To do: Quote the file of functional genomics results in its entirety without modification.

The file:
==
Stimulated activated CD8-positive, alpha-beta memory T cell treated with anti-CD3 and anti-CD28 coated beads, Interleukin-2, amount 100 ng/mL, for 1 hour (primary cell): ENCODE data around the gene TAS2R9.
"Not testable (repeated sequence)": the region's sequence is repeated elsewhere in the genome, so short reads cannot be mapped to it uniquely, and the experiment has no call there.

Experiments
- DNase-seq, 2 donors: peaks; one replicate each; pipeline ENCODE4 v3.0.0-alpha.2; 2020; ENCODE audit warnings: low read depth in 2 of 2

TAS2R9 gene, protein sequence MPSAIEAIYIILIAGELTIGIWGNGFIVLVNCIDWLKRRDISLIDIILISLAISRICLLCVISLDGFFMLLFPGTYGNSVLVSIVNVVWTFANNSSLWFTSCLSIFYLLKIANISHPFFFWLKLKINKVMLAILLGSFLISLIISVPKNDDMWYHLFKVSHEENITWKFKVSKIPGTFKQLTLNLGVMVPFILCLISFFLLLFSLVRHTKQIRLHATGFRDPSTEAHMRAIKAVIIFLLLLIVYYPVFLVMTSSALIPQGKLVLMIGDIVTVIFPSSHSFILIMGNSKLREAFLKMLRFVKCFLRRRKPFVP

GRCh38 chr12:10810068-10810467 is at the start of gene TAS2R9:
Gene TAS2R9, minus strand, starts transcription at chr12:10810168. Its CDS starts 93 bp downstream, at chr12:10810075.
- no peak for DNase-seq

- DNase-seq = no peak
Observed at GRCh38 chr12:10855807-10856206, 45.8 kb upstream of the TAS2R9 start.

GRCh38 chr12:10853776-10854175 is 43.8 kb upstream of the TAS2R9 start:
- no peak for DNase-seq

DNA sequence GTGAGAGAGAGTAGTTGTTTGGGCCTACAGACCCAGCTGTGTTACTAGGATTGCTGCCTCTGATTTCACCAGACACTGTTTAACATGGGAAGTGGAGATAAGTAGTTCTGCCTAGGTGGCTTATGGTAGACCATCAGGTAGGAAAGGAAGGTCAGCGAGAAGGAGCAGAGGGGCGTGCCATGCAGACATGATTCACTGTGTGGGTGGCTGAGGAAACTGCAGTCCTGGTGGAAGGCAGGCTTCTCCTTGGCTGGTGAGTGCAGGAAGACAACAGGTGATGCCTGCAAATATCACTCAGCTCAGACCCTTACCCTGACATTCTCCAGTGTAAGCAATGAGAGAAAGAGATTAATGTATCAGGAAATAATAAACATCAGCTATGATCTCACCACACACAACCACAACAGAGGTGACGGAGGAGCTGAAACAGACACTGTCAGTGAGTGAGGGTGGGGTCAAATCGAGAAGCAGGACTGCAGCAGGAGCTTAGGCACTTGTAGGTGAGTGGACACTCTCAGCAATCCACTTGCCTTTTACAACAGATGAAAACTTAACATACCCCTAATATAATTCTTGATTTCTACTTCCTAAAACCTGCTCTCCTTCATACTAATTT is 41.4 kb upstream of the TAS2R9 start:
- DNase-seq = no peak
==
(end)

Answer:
Stimulated activated CD8-positive, alpha-beta memory T cell treated with anti-CD3 and anti-CD28 coated beads, Interleukin-2, amount 100 ng/mL, for 1 hour (primary cell): ENCODE data around the gene TAS2R9.
"Not testable (repeated sequence)": the region's sequence is repeated elsewhere in the genome, so short reads cannot be mapped to it uniquely, and the experiment has no call there.

Experiments
- DNase-seq, 2 donors: peaks; one replicate each; pipeline ENCODE4 v3.0.0-alpha.2; 2020; ENCODE audit warnings: low read depth in 2 of 2

TAS2R9 gene, protein sequence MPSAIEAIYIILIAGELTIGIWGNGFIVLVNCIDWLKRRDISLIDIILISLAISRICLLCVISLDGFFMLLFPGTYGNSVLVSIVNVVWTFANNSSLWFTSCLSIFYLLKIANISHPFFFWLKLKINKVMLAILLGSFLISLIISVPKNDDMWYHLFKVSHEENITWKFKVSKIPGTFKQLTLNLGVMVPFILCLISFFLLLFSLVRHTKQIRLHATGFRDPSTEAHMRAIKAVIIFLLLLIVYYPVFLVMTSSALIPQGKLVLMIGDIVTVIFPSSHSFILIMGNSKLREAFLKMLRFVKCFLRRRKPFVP

GRCh38 chr12:10810068-10810467 is at the start of gene TAS2R9:
Gene TAS2R9, minus strand, starts transcription at chr12:10810168. Its CDS starts 93 bp downstream, at chr12:10810075.
- no peak for DNase-seq

- DNase-seq = no peak
Observed at GRCh38 chr12:10855807-10856206, 45.8 kb upstream of the TAS2R9 start.

GRCh38 chr12:10853776-10854175 is 43.8 kb upstream of the TAS2R9 start:
- no peak for DNase-seq

DNA sequence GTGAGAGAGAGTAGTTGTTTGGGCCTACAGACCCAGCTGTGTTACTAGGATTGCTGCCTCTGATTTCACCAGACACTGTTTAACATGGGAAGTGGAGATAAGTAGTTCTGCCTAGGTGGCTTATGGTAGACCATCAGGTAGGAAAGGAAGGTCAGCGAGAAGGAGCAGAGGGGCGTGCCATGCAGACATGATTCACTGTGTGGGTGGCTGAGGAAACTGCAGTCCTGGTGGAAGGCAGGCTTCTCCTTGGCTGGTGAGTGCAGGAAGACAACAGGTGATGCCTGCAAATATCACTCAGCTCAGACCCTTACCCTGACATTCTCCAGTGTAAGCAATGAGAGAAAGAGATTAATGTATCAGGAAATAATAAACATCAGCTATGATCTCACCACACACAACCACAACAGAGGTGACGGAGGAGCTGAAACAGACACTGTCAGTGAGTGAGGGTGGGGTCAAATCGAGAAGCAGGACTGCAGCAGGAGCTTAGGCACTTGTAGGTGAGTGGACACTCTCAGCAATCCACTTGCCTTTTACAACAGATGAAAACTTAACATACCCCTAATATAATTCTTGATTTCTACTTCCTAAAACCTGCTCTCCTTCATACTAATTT is 41.4 kb upstream of the TAS2R9 start:
- DNase-seq = no peak